Terminal Activity

Basic Commands

The Terminal Activity is the most powerful method of interacting with Sugar.  However if you are not used to it then knowing some basics can help. The best strategy is to start using some simple commands. Don't attempt to do all your work from the command line straight away. Learn a few commands, use them and add to your understanding of what they can do over time.

Below are some basic commands that you could try starting with. Don't try and learn all of these at once. Just choose a few and practice them.

  • ls
  • cd
  • mkdir
  • pwd
  • mv
  • rm
  • cp
  • ping
  • less
  • date
  • cat
  • top

So, let's have a look at each. Feel free to experiment with these commands. Be a little careful as it is possible to do some damage to your computer if you are too casual. If there is a possibility one of the commands can accidentally create havoc then a note warns you about that.


The ls command is the List command. You can use this to list the contents of any directory you are in. Try typing this command in a terminal window and see what you get. Now, one feature of  commands is that you can add various parameters to them. This is quite a simple thing to do, and refines the way you use the command. Usually these parameters are added to the command by typing a " - " directly after the command and then the parameter names or abbreviations. For example if you type the following:
ls -l

Then you are passing the l parameter to the ls command. The l parameter is short for "long list". This format gives more information than just typing the ls command by itself... Try the two out and compare the difference.

You might well ask, "How do I know what the parameters are for each command?" This information can be found by using the "help" parameter for ls:

ls --help

For the ls command you should get familiar with the formats using ls by itself, as well as ls -al, and ls -l


cd is the most common command used to navigate the file system on your computer. cd stands for Change Directory. Try it out by typing ls to get a list of all the files and folders in the directory you are currently in. Now try typing cd followed by the name of one of the files in the list, for example if there was a file called "me.txt" you could type:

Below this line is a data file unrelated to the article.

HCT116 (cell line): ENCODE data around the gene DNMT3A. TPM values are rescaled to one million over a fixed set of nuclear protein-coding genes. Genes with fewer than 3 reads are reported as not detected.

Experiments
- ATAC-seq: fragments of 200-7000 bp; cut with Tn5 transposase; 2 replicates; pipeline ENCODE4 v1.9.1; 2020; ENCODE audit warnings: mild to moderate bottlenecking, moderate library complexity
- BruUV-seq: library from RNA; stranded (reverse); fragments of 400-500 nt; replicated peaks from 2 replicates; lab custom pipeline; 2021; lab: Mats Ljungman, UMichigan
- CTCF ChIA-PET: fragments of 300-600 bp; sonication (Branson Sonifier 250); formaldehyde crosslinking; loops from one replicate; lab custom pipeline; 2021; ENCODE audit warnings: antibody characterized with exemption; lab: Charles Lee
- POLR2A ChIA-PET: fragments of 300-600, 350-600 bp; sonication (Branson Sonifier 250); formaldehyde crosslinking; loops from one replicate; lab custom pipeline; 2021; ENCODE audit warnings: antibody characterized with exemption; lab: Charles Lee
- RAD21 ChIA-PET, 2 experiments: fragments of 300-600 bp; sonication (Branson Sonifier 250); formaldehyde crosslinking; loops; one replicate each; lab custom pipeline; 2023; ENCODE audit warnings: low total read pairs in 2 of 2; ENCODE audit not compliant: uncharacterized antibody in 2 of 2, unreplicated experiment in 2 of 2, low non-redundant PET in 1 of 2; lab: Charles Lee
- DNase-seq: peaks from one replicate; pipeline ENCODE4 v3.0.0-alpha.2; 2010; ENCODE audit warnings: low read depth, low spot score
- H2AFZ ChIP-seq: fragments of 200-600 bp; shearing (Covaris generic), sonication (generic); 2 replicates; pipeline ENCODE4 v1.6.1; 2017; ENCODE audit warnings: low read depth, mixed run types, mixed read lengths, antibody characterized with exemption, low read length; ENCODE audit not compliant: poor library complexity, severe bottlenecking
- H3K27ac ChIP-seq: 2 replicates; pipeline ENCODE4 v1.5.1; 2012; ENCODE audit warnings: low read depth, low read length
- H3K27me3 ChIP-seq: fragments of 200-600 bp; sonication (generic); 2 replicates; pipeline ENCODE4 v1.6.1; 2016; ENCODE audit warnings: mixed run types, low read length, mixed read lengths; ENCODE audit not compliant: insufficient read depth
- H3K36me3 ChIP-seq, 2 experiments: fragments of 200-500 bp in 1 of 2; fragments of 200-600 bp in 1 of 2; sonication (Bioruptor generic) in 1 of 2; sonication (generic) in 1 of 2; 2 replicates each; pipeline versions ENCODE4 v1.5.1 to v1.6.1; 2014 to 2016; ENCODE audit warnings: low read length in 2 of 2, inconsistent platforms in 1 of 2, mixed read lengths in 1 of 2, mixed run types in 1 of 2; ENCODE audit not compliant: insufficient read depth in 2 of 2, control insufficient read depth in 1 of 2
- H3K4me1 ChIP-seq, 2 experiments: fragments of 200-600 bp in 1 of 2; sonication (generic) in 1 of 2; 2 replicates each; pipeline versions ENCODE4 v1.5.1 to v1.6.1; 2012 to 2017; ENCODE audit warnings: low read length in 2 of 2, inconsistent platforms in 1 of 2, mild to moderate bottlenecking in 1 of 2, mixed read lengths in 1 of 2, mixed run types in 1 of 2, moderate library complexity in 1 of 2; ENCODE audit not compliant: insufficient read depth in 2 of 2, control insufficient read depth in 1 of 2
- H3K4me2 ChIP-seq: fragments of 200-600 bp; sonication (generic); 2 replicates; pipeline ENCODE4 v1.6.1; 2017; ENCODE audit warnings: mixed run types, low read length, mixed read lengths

cd me.txt
This gives an error! Why? Because you can't change to a directory if it is a file. It's good to try this so that you understand that you can't do any damage by making a mistake with cd. To change to a directory you type cd followed by the name of a directory you want to navigate to. If there was a directory called "src" you would type:
cd src

If that was successful then the terminal won't throw up an error. Try it with a real directory on your computer. If you fail it is because either you don't have permissions to enter the directory, you misspelled the directory name, or the directory simply doesn't exist.


This is the command you used to create a directory.  It is short for Make Directory. To use this, simply type the name of the directory you want to create after the mkdir command as so:
mkdir bleep
The above command creates a directory called "bleep" in the current directory. If a directory with this name already exists, you get an error but fortunately the computer doesn't overwrite the existing directory.


If you get lost and don't know where you are in the file system you can always type pwd and it tells you where you are. pwd means Present Working Directory - this command gives you the location or absolute path of where you are. For example, if you are in your olpc home directory, the output of the pwd command is:
Experiment with changing directories with cd then typing pwd to see where you are.


This command is short for Move. It is as it sounds in that mv allows you to move files around on the computer. To use mv you must first type the command, followed by the file you want to move and then the place where you want to move the file to. For example, if you wanted to move a file "me.txt" from your current directory to the "/usr/bin" directory you would type the following: